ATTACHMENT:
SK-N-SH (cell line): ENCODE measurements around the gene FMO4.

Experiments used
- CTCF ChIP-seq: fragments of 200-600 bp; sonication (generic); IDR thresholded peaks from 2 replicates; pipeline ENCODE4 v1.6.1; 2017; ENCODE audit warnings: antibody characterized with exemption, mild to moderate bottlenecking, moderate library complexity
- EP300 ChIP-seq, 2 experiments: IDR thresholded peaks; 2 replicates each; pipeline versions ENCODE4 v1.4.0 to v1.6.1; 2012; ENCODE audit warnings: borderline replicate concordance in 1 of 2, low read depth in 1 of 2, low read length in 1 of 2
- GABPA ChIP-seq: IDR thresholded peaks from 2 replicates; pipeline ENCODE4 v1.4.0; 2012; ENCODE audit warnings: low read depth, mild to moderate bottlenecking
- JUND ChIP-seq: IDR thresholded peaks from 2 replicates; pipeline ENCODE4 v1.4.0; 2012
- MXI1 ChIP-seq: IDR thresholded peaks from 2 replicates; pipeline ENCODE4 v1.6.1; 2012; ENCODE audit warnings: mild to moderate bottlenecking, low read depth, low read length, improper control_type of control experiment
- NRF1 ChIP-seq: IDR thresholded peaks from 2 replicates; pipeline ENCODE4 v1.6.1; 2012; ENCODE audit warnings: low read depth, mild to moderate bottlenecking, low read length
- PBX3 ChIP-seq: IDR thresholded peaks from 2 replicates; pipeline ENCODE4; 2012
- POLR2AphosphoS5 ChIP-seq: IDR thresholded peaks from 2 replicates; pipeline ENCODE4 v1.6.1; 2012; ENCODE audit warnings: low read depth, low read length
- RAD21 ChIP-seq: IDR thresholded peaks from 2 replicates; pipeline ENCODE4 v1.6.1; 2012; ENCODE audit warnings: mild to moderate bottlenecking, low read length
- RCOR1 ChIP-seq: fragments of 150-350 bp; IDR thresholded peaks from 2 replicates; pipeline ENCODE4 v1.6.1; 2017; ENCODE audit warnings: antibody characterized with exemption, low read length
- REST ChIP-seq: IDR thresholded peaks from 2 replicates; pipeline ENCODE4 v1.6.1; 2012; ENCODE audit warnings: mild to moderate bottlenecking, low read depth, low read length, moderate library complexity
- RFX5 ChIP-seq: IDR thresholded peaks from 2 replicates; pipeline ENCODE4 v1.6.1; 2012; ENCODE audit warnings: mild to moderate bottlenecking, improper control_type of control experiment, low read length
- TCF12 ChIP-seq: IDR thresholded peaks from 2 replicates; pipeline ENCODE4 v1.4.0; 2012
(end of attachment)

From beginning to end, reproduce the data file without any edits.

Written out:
SK-N-SH (cell line): ENCODE measurements around the gene FMO4.

Experiments used
- CTCF ChIP-seq: fragments of 200-600 bp; sonication (generic); IDR thresholded peaks from 2 replicates; pipeline ENCODE4 v1.6.1; 2017; ENCODE audit warnings: antibody characterized with exemption, mild to moderate bottlenecking, moderate library complexity
- EP300 ChIP-seq, 2 experiments: IDR thresholded peaks; 2 replicates each; pipeline versions ENCODE4 v1.4.0 to v1.6.1; 2012; ENCODE audit warnings: borderline replicate concordance in 1 of 2, low read depth in 1 of 2, low read length in 1 of 2
- GABPA ChIP-seq: IDR thresholded peaks from 2 replicates; pipeline ENCODE4 v1.4.0; 2012; ENCODE audit warnings: low read depth, mild to moderate bottlenecking
- JUND ChIP-seq: IDR thresholded peaks from 2 replicates; pipeline ENCODE4 v1.4.0; 2012
- MXI1 ChIP-seq: IDR thresholded peaks from 2 replicates; pipeline ENCODE4 v1.6.1; 2012; ENCODE audit warnings: mild to moderate bottlenecking, low read depth, low read length, improper control_type of control experiment
- NRF1 ChIP-seq: IDR thresholded peaks from 2 replicates; pipeline ENCODE4 v1.6.1; 2012; ENCODE audit warnings: low read depth, mild to moderate bottlenecking, low read length
- PBX3 ChIP-seq: IDR thresholded peaks from 2 replicates; pipeline ENCODE4; 2012
- POLR2AphosphoS5 ChIP-seq: IDR thresholded peaks from 2 replicates; pipeline ENCODE4 v1.6.1; 2012; ENCODE audit warnings: low read depth, low read length
- RAD21 ChIP-seq: IDR thresholded peaks from 2 replicates; pipeline ENCODE4 v1.6.1; 2012; ENCODE audit warnings: mild to moderate bottlenecking, low read length
- RCOR1 ChIP-seq: fragments of 150-350 bp; IDR thresholded peaks from 2 replicates; pipeline ENCODE4 v1.6.1; 2017; ENCODE audit warnings: antibody characterized with exemption, low read length
- REST ChIP-seq: IDR thresholded peaks from 2 replicates; pipeline ENCODE4 v1.6.1; 2012; ENCODE audit warnings: mild to moderate bottlenecking, low read depth, low read length, moderate library complexity
- RFX5 ChIP-seq: IDR thresholded peaks from 2 replicates; pipeline ENCODE4 v1.6.1; 2012; ENCODE audit warnings: mild to moderate bottlenecking, improper control_type of control experiment, low read length
- TCF12 ChIP-seq: IDR thresholded peaks from 2 replicates; pipeline ENCODE4 v1.4.0; 2012